|Jennifer R. Nájera
Jennifer Nájera received her Ph.D. in Cultural Anthropology from the University of Texas at Austin as well as a Master's degree in Education and a Bachelor's degree in Anthropology from Stanford University. Her research interests include undocumented students in higher education, public pedagogy, Mexican origin people and race, and U.S. borderland studies, and Chicana feminisms.
Her book, The Borderlands of Race: Mexican Segregation in a South Texas Town (University of Texas Press, 2015), is an historical ethnography that provides a layered rendering and analysis of Mexican segregation in a South Texas community in the first half of the 20th century. Using oral histories and local archives, it illuminates Mexican origin peoples’ experiences with segregation. Through their stories and supporting documentary evidence, this book shows how the ambiguous racial status of Mexican origin people allowed some of them to be exceptions to the rule of Anglo racial dominance. This book demonstrates that while such exceptionality might suggest the permeability of the color line, in fact the selective and limited incorporation of Mexicans into Anglo society actually reinforced segregationist practices well beyond landmark national legal mandates of desegregation. Finally, this book reveals how the actions of everyday people ultimately challenged racial/racist ideologies and created meaningful spaces for Mexicans in spheres historically dominated by Anglos. As such, this local examination of the history of Mexican segregation illuminates larger issues about race, nation, and belonging in the U.S.-Mexico borderlands.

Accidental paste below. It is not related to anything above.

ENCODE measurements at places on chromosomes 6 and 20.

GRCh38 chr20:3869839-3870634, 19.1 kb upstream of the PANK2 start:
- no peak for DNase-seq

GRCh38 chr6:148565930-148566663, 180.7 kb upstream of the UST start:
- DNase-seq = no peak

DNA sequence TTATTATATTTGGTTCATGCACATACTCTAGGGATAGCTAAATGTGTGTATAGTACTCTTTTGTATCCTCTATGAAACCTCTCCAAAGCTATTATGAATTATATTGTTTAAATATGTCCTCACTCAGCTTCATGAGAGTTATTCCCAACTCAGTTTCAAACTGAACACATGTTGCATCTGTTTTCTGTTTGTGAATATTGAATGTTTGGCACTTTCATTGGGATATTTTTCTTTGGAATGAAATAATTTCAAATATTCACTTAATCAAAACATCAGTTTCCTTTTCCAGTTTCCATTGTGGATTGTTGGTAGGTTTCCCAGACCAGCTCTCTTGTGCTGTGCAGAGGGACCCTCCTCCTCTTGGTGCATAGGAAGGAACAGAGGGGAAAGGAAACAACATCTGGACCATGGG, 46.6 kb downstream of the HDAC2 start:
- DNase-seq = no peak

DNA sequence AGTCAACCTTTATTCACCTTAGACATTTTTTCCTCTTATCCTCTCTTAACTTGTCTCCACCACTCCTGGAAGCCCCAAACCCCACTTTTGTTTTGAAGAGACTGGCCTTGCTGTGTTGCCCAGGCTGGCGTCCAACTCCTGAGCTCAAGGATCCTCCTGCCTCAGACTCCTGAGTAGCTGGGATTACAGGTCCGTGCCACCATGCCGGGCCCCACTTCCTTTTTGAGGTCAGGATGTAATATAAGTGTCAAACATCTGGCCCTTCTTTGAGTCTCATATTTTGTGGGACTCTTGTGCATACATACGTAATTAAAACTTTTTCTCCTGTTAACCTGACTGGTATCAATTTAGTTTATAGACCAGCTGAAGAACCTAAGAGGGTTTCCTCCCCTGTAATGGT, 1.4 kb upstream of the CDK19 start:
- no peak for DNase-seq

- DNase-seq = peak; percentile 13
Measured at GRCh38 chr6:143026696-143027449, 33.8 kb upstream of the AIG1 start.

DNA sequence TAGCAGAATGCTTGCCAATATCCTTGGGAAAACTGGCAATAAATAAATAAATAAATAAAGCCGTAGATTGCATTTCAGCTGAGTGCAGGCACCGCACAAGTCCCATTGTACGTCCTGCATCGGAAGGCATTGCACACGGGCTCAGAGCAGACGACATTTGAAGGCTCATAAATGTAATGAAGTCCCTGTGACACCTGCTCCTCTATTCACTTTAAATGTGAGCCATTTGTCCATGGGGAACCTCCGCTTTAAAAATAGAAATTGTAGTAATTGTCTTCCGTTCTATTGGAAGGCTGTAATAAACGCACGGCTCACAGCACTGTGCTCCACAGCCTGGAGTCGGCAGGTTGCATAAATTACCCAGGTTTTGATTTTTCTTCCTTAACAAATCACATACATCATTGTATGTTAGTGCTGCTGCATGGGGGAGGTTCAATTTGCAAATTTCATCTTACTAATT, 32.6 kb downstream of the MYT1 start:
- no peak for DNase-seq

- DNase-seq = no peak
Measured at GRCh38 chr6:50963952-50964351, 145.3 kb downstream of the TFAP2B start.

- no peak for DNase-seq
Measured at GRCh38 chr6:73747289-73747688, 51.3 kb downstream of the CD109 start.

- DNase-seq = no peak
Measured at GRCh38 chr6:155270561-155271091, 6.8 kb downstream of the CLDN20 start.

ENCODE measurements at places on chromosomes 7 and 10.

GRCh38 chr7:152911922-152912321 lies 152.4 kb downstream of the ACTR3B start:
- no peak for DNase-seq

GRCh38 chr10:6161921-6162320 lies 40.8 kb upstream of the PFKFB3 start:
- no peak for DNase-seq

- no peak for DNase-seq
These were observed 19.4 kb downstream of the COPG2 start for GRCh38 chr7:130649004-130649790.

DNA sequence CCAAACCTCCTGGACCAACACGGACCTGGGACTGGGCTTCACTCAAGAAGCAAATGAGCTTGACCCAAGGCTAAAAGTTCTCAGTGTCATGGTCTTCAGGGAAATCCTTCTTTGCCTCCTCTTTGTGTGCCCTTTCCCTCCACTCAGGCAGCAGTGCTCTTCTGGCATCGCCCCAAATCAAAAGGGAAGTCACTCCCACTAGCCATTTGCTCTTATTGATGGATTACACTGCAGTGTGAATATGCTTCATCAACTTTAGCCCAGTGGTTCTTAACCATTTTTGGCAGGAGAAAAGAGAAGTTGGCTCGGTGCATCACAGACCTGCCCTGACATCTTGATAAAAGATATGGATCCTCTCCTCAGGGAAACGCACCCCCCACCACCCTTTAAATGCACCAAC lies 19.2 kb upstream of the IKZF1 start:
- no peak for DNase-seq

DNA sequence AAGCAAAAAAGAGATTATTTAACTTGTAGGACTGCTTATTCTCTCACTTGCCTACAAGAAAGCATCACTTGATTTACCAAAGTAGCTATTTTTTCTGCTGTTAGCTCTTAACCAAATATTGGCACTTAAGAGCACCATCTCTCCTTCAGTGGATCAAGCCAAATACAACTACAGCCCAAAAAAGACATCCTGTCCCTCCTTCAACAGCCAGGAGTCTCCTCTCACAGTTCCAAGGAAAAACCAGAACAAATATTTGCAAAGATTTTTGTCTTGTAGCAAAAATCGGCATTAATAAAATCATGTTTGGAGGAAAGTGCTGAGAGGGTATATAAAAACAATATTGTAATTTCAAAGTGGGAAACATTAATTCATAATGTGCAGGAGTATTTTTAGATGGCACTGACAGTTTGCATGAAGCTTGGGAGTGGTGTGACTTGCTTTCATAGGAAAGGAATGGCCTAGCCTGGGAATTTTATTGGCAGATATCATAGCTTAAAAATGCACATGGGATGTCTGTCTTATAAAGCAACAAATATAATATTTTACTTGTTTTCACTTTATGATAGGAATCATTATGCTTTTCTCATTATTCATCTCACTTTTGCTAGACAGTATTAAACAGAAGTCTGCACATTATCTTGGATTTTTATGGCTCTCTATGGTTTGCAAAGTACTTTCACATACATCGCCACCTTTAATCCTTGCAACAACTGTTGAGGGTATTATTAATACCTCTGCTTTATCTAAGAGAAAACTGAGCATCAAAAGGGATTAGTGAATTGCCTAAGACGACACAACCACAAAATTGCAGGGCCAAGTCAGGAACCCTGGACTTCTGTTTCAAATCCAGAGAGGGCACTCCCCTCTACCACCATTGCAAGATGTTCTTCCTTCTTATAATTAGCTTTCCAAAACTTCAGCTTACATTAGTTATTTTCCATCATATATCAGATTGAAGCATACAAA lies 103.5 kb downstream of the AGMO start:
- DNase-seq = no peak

Professor Nájera’s new research is about the educational imperatives of undocumented students in higher education. Specifically, she is exploring the ways that students educate themselves and the outside community about issues that are relevant to undocumented youth who are interested in pursuing higher education. These range from teaching about newly enacted state and federal policies that affect immigrants to providing resources to address the emotional stress of being undocumented. In this way, these undocumented students take education out of the classroom and into the community, challenging notions of who can be a purveyor of knowledge and who can have access to such knowledge.
Professor Nájera's courses include: Introduction to Chicano/a Studies (002), The Conditions of Education for Chicano/as (108F), La Chicana (124), The History of Mexican Immigration to the United States (108I), Race, Class, and Gender (131), undergraduate and graduate research methods (191R and 203), Critical Race Perspectives in Latino/a Education (204), and Borders, Borderlands, and Chicano/a Studies (244).